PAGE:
"I would put the odds of a recession at close to 50-50 in the next year or two," he said. "Economic growth has been sluggish for several years now (around 2%) and many of the problems that led to the Great Recession have not been remedied. Inequality remains high, household debt remains a big problem, and financial institutions are still too big to fail. Add in higher interest rates, slower growth outside the U.S., and business uncertainty about future growth, and we have a recipe for recession."
A big threat from a President Clinton is that she will favor Wall Street and large financial institutions, leading them to speculate more. Another threat is that taxes on the wealthy will go up too soon and by too much before middle-class tax cuts kick in to increase consumption. This would push the economy into recession," Pressman said.
The biggest risk from a President Trump is that he will try to do something "really dumb" like trying to renegotiate U.S. debt. Pressman believes that would sharply push U.S. government borrowing costs higher.
Another threat from a Trump win is a trade war…
"Trump is correct that the U.S. $500 billion to $600 billion trade deficit represents the loss of jobs and a lot of income in the U.S.," Pressman said. "Ending this trade deficit would provide a huge boost to the U.S. economy. But any action taken by a President Trump will likely lead to an opposite and equal reaction. We will lose sales abroad at the same time that foreign-made goods are more expensive in the U.S. due to tariffs that President Trump imposes and/or the pressure he puts on other countries to appreciate their currency. It is unlikely that domestic production would be able to pick up quickly."
Like a Clinton tax shift, the U.S. economy can easily experience a negative shock from a trade war. That would lead to a recession.
While the 2016 presidential election will undoubtedly impact the stock markets, it will also have a major impact on the U.S. Federal Reserve and Chair Janet Yellen…
What a Trump Presidency Means for Team Yellen
Trump said he isn't likely to reappoint Janet Yellen to another term as Fed chair when her current term ends on Feb. 2, 2018.
Still, there is a relatively long history of presidents reappointing the current head of the Federal Reserve. President Obama reappointed Ben Bernanke, President Clinton reappointed Alan Greenspan twice (once when he had a Democrat serving as vice chair and ready to take over). And President Reagan reappointed Paul Volcker.
"Of course, President Trump would love to break with history and do something different," Pressman said. "However, he faces a dilemma. He's on record as wanting to appoint a Republican to head the Fed, yet he has also said he thinks Yellen is doing a good job. More importantly, he strongly supports her policy of keeping interest rates low. It is hard to think of anyone, Democrat or Republican, more dovish on interest rates than Yellen. Almost any Republican that President Trump might select to replace Yellen would be considerably more hawkish and likely to raise interest rates faster and higher (thus putting the economy and Trump's re-election hopes in jeopardy)."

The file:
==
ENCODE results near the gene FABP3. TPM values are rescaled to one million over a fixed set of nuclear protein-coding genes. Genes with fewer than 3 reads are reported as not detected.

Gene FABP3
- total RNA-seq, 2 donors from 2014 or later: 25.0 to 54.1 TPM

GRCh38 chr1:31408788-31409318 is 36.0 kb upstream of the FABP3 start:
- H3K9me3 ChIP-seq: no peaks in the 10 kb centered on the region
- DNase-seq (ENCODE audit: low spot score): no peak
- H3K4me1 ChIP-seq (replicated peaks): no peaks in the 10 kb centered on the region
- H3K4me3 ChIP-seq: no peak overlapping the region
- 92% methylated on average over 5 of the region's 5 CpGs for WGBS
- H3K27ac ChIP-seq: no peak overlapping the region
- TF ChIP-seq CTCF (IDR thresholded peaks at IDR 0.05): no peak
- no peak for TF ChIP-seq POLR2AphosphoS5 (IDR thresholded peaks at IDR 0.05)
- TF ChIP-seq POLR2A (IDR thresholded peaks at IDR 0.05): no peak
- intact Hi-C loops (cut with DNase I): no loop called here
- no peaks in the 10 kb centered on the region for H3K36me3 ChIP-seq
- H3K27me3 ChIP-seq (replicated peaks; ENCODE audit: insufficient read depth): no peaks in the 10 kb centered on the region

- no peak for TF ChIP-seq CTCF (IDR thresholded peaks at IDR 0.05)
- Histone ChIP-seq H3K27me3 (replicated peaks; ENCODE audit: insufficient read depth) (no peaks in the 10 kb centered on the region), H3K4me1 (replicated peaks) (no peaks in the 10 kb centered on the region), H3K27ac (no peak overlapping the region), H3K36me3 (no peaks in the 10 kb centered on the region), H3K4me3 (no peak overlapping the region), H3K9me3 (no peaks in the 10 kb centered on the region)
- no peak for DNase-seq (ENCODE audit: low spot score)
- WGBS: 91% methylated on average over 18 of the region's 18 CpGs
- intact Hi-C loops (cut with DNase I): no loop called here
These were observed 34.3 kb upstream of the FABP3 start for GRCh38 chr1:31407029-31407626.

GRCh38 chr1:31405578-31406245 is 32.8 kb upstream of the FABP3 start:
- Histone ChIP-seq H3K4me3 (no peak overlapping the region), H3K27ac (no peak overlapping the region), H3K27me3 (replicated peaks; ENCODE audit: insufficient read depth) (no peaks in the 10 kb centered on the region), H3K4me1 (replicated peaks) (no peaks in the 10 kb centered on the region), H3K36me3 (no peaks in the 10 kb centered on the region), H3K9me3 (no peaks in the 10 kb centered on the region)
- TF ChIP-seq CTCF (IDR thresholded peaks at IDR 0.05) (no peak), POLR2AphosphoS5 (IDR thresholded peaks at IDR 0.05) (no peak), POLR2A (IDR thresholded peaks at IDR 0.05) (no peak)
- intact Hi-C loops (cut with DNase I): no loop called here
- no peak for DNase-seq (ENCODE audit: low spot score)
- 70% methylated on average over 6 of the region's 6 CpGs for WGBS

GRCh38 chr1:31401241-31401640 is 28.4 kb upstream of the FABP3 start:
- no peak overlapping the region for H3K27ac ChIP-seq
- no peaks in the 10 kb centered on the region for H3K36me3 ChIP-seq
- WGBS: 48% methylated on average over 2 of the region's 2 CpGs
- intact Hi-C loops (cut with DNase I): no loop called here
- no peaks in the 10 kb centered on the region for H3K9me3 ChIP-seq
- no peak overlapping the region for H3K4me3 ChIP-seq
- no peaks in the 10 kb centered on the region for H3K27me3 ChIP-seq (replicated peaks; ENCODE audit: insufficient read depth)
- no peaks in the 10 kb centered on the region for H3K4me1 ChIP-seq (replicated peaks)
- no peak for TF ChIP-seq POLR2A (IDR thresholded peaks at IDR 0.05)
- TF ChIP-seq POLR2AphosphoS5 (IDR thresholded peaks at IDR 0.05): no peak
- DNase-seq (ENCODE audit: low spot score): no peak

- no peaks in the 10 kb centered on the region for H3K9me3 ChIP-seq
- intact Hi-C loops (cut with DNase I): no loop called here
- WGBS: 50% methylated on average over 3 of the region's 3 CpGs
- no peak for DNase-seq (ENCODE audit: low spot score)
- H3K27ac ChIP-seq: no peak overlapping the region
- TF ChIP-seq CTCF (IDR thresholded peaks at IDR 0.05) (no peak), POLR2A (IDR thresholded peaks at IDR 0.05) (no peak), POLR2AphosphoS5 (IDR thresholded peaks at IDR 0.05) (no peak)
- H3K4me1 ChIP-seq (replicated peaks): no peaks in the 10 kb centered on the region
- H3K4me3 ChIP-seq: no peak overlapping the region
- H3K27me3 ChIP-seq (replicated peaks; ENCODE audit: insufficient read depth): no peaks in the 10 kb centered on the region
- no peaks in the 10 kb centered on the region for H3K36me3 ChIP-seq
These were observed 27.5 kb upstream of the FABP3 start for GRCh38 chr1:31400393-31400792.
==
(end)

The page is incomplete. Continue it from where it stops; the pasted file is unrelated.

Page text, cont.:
But the most important question Americans and investors are asking is who will win the 2016 presidential election. Here's Pressman's take…
Who Will Win the 2016 Presidential Election
It's hard to envision Trump as the next U.S. president, Pressman shared.
"Donald Trump has alienated far too many people with his bullying and his negative comments about women, minorities, and foreigners" Pressman said.
"Too many Republicans are not supporting him, including the former Bush presidents, former NJ Gov. Christine Todd Whitman, Ohio Gov. John Kasich, Mitt Romney, Michigan Gov. Ric Snyder, and New Mexico Gov. Susana Martinez. Ohio Sen. Rob Portman and Kasich have even said they may not attend the Republican convention in Cleveland, Ohio, in July."
And Democrats are likely to unite against a possible Trump presidency.
"In past situations like this, the united party invariably wins and generally wins by a large margin," Pressman said. "This was true in 1968 when anti-war Democrats didn't support Hubert Humphrey and even in 2008 when many Republicans abandoned their party because Sarah Palin was on the ticket."
Finally, the Electoral College favors Democrats. They'll start out with 240-250 of the 270 electoral votes necessary to win the presidency.
"Republicans need to win virtually all the swing states, including Ohio, where two prominent Republican officials have serious concerns about Trump, to reach 270," Pressman said, "Several polls indicate that Trump may be in trouble in a few Republican states (such as Arizona, where the Hispanic vote is running strongly against Trump) that he should win handily if he is going to win the November election. If Trump has to defend states like Arizona, he will have fewer resources to put into swing states or in trying to steal a traditional blue state to reach 270."
Yet Trump does have one key advantage, Pressman notes. "People are voting for outsiders, for people who are not part of the system. That's Trump's true edge."